Fort Flagler, Puget Sound

#1
Visited Fort Flagler recently and thought I would share some photos.

Flagler was an Endicott Period coastal fort established in 1897 and was one of three built to defend Seattle and the Bremerton Naval Shipyard from attack.

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Flagler is the red arrow, and Forts Worden and Casey are in blue. They were situated to create a crossfire across the mouth of the entrance to the sound.

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Layout of the fort. Battery Bankhead was built for 8 12" mortars (stubby breech loading howitzers); Battery Calwell with 4 6" guns on disappearing mounts; and Battery Rawlings with 6 10" guns on barbette mounts. There were also smaller batteries with 3" QF guns and several searchlight positions.

View from the battery. The two other forts are situated on the two points of land in the distance.

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#2
10" gun positions.

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Magazines were underground

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Powder (left) and shell hoist on upper level. Shells and powder were loaded on to carts and wheeled to the guns.

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#3
12" mortar position. Originally built with 4 weapons per pit but this proved to be too crowded so reduced to two.

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6" battery. Guns were on disappearing mounts

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#4
Searchlight position. Lights were 60" in diameter and were remotely controlled.

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#8
Who was the perceived enemy navy? RN, France or Spanish!
In 1897 probably the British?
The RN was at that time the dominant military force on the planet
Nah... we won the San Juan Boundary Dispute and Pig War almost 40 years before. And we sent most of the big guns to France and Canada not too long after they were emplaced for WWI. Your lot building BFO ships for Japan helping to stir up that trouble between them and Russia was a wee bit worrisome however.
 
#9
Who was the perceived enemy navy? RN, France or Spanish!
The main British naval base for the north-east Pacific is at the top left corner of the map in the first post. The RN were the dominant naval force on the world's oceans at the time, so of course they were seen as the most serious threat.

The US navy at that time were primarily a coastal defence force. Naval bases and major ports were defended with a system of fortifications, although the system as envisioned was never really completed and the pace of construction was so slow many forts became technologically obsolete before they were completed and many were abandoned without being completed.

I have a book on US coastal defences covering the 19th and early 20th century titled "Fortress America" which covers the topic. The primary focus of the book though is on the main US naval base on the east coast and I don't see a mention of Fort Flagler in the index. I was interested in the technology of the coastal defences of that era, which is why I bought the book. I found it rather disappointing however, so I can't recommend it unless you have a specific interest in the history of the few forts it focuses on.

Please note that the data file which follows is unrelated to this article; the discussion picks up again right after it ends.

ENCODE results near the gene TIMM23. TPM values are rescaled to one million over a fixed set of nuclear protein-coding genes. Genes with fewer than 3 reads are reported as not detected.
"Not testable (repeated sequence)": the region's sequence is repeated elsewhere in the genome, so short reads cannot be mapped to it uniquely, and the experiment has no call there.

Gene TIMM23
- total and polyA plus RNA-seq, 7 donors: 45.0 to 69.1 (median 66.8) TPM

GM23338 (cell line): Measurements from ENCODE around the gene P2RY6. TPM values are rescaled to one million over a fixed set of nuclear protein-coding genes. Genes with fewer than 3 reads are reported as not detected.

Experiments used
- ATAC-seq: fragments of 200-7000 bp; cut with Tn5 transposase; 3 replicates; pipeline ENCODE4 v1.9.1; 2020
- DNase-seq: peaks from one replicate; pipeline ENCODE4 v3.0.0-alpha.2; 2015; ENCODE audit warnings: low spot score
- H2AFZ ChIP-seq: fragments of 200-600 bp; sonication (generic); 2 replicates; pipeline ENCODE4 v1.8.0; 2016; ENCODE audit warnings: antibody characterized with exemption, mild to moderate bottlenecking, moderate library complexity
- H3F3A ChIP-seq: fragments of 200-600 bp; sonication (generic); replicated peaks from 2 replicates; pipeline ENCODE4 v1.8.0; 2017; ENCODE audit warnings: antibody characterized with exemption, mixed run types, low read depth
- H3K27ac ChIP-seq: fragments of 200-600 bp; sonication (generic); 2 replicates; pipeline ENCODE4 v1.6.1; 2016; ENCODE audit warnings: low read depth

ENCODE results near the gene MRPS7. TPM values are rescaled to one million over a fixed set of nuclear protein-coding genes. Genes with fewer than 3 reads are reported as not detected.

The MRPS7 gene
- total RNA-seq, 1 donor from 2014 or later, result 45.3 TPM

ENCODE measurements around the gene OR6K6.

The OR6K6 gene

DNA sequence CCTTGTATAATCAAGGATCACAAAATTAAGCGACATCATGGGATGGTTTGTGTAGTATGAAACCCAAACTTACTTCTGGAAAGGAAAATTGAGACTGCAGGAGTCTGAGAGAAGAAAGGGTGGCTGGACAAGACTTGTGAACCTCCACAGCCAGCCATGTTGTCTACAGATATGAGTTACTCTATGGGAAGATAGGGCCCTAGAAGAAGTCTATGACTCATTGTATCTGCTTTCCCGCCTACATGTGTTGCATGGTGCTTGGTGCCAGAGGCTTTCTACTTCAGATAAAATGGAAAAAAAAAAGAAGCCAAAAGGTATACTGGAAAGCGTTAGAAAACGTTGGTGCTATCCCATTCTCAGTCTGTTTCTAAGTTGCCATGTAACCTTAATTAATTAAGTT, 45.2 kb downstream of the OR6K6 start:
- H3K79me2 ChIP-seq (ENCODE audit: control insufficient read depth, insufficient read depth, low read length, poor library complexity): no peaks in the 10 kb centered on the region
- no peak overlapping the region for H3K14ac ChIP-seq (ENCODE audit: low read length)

The types of guns and heavy mortars in the photos in this thread though were typical of US fortifications. The same is true of the reduction of mortars per pit as noted in one of the posts above. This was repeated at other US coastal fortifications elsewhere.
 
#11
I was thinking more of pacific squadrons/fleets that would interfere with the gold rush. Which isn't actually that far fetched honest :).
There was no major US gold rush in the vicinity of these forts. These were simply to defend major US ports as part of the overall US defence plans. Planning would have started well before the end of the 19th century. The opening post in this thread mentions "Flagler was an Endicott Period coastal fort". Endicott was the US official responsible for managing the coastal defence plans which this fort would have come under.

The nearest major gold rush to this region would have been the one in the BC interior, but that of course was British territory. As you mentioned 1897, you are perhaps thinking of the Klondike gold rush, but that was in the Yukon Territory, which of course was also British territory. Klondike Creek was near the town of Dawson, about 300km north west of the present day territorial capital of Whitehorse.
 
#16
Was there ever a genuine ship/shore engagement with these types of defences involved?
The forts in Manila Bay fought the Japanese in WWII, although I'm not sure if they engaged any ships.
 
#17
If you believe it taking out British owned tobacco plantations safeguarded American production
U.K. was deemed at the time as the biggest threat to the US. Not just tobacco but commerce in general .( by that time the US was on the rise and knee that we had a habit of getting rid of threats before they became too strong.) that’s why an awful
Lot of American army bases in the states are along the uS/Canada border.

Remember, the back drop of this as the U.K. was perceived in the Washington as to have supported the confederacy to weaken the US. Not just because we’d sell anything to anybody.